Spherical Nightmares is created for players who wants more of the Half-Life universe and its gameplay. It’s an experience that give room for all kind of player types. If you are the explorer type, you will be rewarded with secrets, power-ups, Gnome sightings, G-Man sightings and story pieces. If you are into combat, you will notice the many ways you can tackle each encounter. Do it your way.
I also like the idea of creating a unique player story. What happened when you played? I just love the reactions of Jim and AniCator when they went on different paths in the last level. That’s what I want. I don’t want a truly linear experience.
In Spherical Nightmares it makes perfect sense to make another playthrough.. another loop. With all its wasted space there is plenty of room to make it unique the second time around.. or third. Enjoy!
Thanks for playing and discussing Spherical Nightmares!
A thrilling read. I always find these response interesting, and the mappers are always polite even if they disagree with Jim. I will say, though that David’s point about god mode is pretty accurate. A hunter fight is gonna be different if you can’t get hurt, and when you do get hurt your view flinches, messing up your aim. I’d say Jim should play on Buddha mode next time around, so he still has to worry about health, but not about dying.
I would concur with your statement about “rules.” If there is one thing I have learned with all my years as a designer, it’s that pragmatism is the designer’s best friend, not rules.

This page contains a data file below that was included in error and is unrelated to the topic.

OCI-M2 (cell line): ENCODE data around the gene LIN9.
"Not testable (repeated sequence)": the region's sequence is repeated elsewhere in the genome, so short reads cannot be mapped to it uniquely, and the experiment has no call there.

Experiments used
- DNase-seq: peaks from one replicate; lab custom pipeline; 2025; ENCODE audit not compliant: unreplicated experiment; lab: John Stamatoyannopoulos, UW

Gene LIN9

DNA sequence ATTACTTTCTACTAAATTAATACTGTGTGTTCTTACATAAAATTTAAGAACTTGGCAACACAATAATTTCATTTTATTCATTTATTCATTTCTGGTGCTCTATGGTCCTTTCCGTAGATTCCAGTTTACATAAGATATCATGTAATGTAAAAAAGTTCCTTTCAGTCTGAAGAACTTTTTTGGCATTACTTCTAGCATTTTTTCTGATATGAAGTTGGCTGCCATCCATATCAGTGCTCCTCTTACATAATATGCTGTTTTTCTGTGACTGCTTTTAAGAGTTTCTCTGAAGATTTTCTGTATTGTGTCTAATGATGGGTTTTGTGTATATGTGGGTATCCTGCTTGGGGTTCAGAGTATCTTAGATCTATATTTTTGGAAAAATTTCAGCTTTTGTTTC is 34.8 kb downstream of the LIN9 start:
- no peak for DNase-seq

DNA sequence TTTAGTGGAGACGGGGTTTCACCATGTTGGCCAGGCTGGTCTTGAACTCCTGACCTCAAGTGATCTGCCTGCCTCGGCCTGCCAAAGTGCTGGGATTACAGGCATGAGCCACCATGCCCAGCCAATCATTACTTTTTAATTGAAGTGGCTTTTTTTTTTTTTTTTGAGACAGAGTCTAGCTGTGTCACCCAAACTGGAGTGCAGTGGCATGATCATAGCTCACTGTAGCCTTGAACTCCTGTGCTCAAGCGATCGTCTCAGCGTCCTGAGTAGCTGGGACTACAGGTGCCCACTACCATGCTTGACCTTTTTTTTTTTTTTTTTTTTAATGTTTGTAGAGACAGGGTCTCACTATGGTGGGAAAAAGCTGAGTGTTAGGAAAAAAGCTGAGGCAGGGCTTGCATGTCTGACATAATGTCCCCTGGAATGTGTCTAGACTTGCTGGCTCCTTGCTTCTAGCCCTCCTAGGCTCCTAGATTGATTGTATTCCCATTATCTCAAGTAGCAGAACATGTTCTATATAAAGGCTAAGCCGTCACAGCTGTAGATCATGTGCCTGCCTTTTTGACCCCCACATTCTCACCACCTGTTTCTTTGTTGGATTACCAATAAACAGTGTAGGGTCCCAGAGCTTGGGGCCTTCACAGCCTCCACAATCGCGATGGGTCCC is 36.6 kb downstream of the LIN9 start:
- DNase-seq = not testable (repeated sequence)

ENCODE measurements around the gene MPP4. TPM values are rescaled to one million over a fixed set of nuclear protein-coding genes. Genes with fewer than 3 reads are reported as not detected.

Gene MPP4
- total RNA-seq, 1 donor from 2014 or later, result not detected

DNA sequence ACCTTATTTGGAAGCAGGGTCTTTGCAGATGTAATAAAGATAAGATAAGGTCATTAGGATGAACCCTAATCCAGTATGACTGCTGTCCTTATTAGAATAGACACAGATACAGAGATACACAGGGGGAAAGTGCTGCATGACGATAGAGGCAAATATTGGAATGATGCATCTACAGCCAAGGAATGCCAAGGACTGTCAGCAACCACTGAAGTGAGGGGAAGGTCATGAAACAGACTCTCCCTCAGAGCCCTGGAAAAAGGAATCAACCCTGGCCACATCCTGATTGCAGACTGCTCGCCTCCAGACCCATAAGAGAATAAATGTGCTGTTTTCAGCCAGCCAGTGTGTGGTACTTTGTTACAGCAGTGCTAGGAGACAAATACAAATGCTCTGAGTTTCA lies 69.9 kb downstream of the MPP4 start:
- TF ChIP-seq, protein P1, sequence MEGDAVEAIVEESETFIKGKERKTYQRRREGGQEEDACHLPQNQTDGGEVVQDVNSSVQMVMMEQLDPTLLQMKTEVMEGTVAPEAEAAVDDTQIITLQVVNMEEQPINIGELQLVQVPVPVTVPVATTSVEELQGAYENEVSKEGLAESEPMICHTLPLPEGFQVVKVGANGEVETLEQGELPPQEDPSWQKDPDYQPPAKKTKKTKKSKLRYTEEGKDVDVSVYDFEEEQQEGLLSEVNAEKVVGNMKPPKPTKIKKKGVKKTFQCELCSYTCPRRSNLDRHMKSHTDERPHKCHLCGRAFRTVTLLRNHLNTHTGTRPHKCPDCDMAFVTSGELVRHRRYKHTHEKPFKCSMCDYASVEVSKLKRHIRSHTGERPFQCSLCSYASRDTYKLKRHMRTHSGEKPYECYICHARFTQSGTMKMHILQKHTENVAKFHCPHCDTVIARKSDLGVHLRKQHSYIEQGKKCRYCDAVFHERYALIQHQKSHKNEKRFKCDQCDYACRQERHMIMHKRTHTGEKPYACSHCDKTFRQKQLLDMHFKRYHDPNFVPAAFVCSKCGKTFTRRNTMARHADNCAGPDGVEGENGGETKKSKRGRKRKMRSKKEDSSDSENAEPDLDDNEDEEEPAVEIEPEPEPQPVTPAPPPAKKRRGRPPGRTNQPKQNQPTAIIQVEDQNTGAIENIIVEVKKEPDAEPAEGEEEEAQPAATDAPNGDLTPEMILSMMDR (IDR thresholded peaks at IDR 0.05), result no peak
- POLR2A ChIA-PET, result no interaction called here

I didn’t watch/listen to the review, but if there were complaints about the puzzle bits I would strongly say I liked them a LOT and thought they were well placed and well done overall. The fact that the combine ‘shoot through’ piece was outside of established norms: fine. I liked that, I thought it was clever and it made ME feel clever for figuring it out. I’ve seen that “shoot through x” misused as well, or very poorly implemented, so to have something that you look around, look down, see a break in an otherwise normal set piece: that’s your in. I liked it. I also liked the harbor search for the batteries, but then I might have a personal interest in such a thing because the mod I’d like to have built also revolves around at least one battery-locating puzzle.
I think there’s a tendency to take the word “puzzle” too literally, as if to imply we need to stop and solve a Rubik’s Cube before moving on. It’s not really about puzzles as much as it’s about pacing, allowing the player to put some mental distance between the previous battle and the next.
This was one of my very favorite mods. I thought David did an exceptional job! The pacing was just right and the puzzles well placed as well. I do agree with Jim that the flashbacks could have been a little more consistant. Thanks for all the hard work of putting the mod together and giving the player a lot of fun!